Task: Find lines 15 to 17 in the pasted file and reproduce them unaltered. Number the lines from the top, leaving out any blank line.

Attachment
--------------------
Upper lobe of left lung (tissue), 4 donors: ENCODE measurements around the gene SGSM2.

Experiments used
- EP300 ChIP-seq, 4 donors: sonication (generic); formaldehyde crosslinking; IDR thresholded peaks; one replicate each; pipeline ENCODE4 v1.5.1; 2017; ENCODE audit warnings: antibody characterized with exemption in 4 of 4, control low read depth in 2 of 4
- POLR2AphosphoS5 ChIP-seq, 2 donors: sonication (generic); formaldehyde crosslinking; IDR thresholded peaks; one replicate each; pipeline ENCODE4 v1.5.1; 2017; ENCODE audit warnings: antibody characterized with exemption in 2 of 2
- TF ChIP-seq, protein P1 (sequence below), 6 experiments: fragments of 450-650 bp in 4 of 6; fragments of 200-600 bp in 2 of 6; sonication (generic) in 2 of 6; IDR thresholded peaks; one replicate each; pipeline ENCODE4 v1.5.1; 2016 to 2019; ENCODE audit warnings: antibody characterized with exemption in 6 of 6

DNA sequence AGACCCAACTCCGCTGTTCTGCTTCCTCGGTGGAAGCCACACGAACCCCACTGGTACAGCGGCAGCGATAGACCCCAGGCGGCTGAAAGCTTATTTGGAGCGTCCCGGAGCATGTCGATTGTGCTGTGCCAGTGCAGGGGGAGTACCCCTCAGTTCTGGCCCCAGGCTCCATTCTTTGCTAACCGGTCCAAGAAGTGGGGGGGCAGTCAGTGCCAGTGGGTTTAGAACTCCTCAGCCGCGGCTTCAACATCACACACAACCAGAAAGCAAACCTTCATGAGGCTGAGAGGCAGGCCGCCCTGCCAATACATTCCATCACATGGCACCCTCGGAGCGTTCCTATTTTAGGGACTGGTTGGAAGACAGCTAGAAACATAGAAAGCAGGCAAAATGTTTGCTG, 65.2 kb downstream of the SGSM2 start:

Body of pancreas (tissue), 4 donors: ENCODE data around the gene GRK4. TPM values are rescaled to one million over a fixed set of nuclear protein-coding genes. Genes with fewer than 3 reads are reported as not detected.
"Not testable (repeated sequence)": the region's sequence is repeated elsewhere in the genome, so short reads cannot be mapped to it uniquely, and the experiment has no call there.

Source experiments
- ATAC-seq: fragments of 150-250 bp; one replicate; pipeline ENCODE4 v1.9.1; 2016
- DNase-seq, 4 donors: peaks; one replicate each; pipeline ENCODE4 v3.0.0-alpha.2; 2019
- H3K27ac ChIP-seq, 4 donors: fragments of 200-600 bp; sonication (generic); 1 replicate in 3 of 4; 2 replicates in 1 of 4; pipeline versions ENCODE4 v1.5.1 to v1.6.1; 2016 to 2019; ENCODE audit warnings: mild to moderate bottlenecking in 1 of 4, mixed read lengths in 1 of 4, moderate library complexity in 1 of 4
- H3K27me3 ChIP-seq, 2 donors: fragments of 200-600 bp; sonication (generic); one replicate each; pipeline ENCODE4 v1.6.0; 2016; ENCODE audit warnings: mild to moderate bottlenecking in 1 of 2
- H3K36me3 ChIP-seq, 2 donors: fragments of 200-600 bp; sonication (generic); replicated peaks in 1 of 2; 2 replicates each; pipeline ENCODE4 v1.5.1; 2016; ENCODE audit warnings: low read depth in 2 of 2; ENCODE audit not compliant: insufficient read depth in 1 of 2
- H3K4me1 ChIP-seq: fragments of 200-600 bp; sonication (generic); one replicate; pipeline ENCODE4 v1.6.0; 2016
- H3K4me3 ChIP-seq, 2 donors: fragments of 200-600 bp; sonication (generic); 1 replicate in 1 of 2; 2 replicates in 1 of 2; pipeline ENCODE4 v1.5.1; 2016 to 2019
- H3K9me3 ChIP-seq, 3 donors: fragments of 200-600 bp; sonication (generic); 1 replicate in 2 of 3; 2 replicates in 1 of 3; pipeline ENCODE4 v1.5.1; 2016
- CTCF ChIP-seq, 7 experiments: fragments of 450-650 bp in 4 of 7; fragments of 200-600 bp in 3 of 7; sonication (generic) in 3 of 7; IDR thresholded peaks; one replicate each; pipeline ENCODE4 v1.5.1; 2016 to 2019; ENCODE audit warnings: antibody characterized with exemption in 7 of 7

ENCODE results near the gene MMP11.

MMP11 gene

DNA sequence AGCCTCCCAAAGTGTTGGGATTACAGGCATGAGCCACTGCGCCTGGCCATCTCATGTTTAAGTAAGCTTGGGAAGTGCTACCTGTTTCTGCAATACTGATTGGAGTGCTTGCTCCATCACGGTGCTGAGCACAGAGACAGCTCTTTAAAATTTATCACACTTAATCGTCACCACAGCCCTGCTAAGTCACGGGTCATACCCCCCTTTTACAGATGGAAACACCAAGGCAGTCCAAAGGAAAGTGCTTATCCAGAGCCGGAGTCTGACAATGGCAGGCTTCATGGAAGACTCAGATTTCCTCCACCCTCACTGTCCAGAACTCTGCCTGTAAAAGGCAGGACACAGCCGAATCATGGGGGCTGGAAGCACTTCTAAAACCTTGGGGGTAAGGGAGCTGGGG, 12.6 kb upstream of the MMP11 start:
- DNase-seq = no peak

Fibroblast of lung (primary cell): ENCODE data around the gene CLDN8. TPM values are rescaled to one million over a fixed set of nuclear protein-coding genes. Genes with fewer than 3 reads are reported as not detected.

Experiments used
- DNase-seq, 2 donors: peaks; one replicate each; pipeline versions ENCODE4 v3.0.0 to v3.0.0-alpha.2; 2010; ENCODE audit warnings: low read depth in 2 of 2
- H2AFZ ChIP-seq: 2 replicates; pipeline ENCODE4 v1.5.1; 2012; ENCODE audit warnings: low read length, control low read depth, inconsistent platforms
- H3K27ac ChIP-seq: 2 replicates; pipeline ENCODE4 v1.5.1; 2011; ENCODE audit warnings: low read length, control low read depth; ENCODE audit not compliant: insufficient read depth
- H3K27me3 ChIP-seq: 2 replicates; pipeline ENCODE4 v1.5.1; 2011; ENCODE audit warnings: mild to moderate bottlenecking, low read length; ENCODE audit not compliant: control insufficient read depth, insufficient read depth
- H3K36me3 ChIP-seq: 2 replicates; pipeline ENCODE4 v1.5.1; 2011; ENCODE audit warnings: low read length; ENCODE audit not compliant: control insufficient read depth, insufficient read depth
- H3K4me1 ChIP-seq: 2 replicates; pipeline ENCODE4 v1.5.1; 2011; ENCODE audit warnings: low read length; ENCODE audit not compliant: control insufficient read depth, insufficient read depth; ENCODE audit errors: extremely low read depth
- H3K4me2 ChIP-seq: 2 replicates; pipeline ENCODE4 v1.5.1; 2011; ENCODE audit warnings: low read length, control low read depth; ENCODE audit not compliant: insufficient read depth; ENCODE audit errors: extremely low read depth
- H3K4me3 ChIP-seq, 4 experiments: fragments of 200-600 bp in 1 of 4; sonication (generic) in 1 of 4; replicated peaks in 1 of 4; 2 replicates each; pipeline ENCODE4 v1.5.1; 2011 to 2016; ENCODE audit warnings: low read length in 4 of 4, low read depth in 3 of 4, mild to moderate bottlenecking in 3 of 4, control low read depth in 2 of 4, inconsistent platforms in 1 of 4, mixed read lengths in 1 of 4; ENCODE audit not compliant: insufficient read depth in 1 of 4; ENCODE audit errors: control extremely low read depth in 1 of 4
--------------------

- H3K4me1 ChIP-seq: fragments of 200-600 bp; sonication (generic); one replicate; pipeline ENCODE4 v1.6.0; 2016
- H3K4me3 ChIP-seq, 2 donors: fragments of 200-600 bp; sonication (generic); 1 replicate in 1 of 2; 2 replicates in 1 of 2; pipeline ENCODE4 v1.5.1; 2016 to 2019
- H3K9me3 ChIP-seq, 3 donors: fragments of 200-600 bp; sonication (generic); 1 replicate in 2 of 3; 2 replicates in 1 of 3; pipeline ENCODE4 v1.5.1; 2016